Another famous appearance by the legendary Don Knotts was the 1966 black and white film “The Ghost and Mr. Chicken”. Perhaps its name might make you think that it was somehow related to the actor’s past profession as a chicken plucker, but the film was actually a romantic comedy-drama, and was originally named “Running Scared”. The film’s cover features Don Knotts in his usual wide-eyed and surprised expression, with the film’s slogan promising “You’ll be scared until you laugh yourself silly – G-G-GUARANTEED!”.
In the film, Don plays as a newspaper typesetter named Luther Heggs, who aspires to become a reporter and decides to write about Simmons Mansion, a haunted house in the fictional city of Rachel, Kansas. He ends up spending the night there, as hilarious encounters and situations ensue. His girlfriend in the film, Alma Parker, was a relatively small-time actress, who went on to appear in just a few more films before deciding to concentrate on TV shows after a horseback riding accident.
The On-Screen Persona
Don Knotts portrayed many characters throughout his long-lasting career, however, almost all of his roles featured characters that had many characteristics in common. While some actors such as Leonardo Dicaprio, Joaquin Phoenix and Tom Hardy attempt to take as many varied roles as possible, some actors like Knotts favor finding their voice (or expression in his case) and use it as their go-to personality whenever they act in films and shows. Don’s characters were all nervous and anxious men who had really bad social skills and low self-esteem. He would often appear doing his iconic wide-eyed star expression whenever a situation would cause him stress.
Other unique features that made his characters memorable were his high-pitched voice and whiny but hilarious complaints. Overall, his ability to convey a large set of emotions through nothing but his facial expressions made him very entertaining and relatable. Knotts’ over-the-top characters and his consistent acting persona made him a funny and reliable actor, both for audiences and for filmmakers. This consistency and dependability led him to get cast in numerous roles throughout his long and fruitful career, as it was always a “safe bet” to go with an actor like him where you know what you’re going to be getting. Knott’s persona is quite famous, and often gets parodied to this day on shows such as “The Simpsons” and “Family Guy”.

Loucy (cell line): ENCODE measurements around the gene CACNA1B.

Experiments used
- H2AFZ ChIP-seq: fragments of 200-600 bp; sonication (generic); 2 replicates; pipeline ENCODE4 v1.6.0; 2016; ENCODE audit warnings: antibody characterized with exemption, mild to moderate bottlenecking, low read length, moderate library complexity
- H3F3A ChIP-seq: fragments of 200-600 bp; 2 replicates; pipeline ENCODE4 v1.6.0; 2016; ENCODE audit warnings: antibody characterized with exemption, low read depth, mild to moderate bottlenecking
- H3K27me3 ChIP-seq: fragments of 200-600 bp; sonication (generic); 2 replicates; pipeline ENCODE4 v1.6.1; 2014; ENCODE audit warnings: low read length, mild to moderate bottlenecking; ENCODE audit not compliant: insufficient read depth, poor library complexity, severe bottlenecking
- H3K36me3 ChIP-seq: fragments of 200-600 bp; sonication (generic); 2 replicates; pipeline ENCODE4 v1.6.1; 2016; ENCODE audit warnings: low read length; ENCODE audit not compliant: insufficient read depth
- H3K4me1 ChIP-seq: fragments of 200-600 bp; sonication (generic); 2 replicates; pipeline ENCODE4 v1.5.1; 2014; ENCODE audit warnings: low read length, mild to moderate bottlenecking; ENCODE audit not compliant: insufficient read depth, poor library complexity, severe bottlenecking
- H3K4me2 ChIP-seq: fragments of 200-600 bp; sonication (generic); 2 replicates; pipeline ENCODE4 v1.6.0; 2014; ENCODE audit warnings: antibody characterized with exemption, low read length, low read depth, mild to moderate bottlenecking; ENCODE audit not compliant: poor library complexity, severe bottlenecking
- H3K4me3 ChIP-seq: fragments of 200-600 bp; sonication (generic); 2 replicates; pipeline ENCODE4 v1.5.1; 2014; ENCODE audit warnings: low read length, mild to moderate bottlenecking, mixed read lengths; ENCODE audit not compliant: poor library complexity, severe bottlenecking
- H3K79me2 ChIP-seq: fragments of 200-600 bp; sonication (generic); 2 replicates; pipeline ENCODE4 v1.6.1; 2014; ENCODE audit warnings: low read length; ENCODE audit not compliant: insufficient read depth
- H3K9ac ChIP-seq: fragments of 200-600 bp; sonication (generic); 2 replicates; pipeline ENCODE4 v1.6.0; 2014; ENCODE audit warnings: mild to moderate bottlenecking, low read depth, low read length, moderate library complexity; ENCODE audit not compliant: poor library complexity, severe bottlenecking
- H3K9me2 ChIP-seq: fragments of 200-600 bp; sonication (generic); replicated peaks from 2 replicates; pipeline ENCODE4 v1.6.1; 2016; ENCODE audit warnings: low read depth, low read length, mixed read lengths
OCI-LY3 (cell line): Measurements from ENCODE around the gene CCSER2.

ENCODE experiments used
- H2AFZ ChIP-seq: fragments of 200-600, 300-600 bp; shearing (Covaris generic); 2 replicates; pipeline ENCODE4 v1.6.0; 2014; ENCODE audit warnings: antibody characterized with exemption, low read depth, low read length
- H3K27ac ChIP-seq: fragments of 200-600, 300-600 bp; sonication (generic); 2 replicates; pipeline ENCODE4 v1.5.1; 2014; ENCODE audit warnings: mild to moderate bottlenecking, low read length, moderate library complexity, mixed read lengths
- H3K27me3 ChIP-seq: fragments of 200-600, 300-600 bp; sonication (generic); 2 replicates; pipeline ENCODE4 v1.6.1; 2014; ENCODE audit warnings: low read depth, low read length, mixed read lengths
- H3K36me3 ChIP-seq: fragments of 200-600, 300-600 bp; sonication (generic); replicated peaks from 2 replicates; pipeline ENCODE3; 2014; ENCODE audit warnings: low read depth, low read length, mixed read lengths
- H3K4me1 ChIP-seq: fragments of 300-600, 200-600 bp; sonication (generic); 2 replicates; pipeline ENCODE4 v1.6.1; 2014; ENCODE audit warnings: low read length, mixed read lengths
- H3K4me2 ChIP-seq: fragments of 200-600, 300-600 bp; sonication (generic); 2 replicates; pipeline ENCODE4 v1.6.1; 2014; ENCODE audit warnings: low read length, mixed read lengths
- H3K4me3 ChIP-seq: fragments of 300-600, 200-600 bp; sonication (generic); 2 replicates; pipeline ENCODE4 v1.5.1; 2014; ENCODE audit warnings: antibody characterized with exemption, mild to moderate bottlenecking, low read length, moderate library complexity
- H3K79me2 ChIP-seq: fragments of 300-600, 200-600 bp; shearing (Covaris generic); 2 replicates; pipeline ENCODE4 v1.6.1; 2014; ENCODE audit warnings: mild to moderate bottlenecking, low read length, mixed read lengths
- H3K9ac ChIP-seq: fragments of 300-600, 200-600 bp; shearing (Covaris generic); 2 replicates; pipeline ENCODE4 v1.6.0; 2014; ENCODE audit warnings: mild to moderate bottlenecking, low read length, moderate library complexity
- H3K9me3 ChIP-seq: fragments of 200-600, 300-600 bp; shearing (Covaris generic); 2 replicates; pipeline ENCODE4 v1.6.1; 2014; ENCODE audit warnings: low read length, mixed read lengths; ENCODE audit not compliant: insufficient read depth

Appearances in Hollywood Squares
The popular actor appeared four times in the famous television game show, Hollywood Squares, a tic-tac-toe game with prizes. Although the game show eventually lost its popularity due to much more intense and serious shows such as “Who Wants To Be A Millionaire?”, it’s still remembered fondly for its comical nature and light entertainment qualities. Hollywood Squares was ranked in 2013 as the 7th greatest game shows of all time by TV Guide, and for good reasons.
The game show was quite a hit at the time and helped pioneer the game show format and inspire other shows that followed. It was quite rare for anyone to appear twice on the show, which goes to show just how talented and lucky Don Knotts was, as he went on to appear not once but a total of four times on Hollywood Squares.
His Final Awards Ceremony
One of Don’s last public appearances occurred in 2004 at the TV Land Awards, just two years before the actor eventually passed away. He was 79 at the time of the event and appeared with Andy Griffith, the star of The Andy Griffith Show who played alongside him for almost 250 episodes. They were playing alongside each other for so long, that the show transitioned from being filmed in black and white to color during its 160th episode!
Unfortunately, many people commented that Don Knotts appears to be much older than Andy Griffith, despite being just two years his senior. The event was a very positive and fun experience for Knotts, and he even managed to receive a TV Land Legend Award during the ceremony, thanks to many of his fans voting for him as the number one choice for that award on TV Land’s website.
The Andy Griffith Show
One of the most important acting opportunities in Don Knotts's life was his role as Barney Fife, the deputy and cousin of Sheriff Andy Taylor (portrayed by Andy Griffith). His role in the popular show landed him five Emmy Awards for Best Supporting Actor in a Television Comedy. Don was initially disappointed for being put in the show as comedic relief rather than a serious character but was still happy to get a chance to work on the show.
Unfortunately, the popular actor signed a contract in 1965 with Universal Studios which made him unavailable for further appearances on the show, since he was under the impression that the show was over. The Andy Griffith show ended up running for a few more years, and Knotts later commented that he deeply regretted having to leave the show.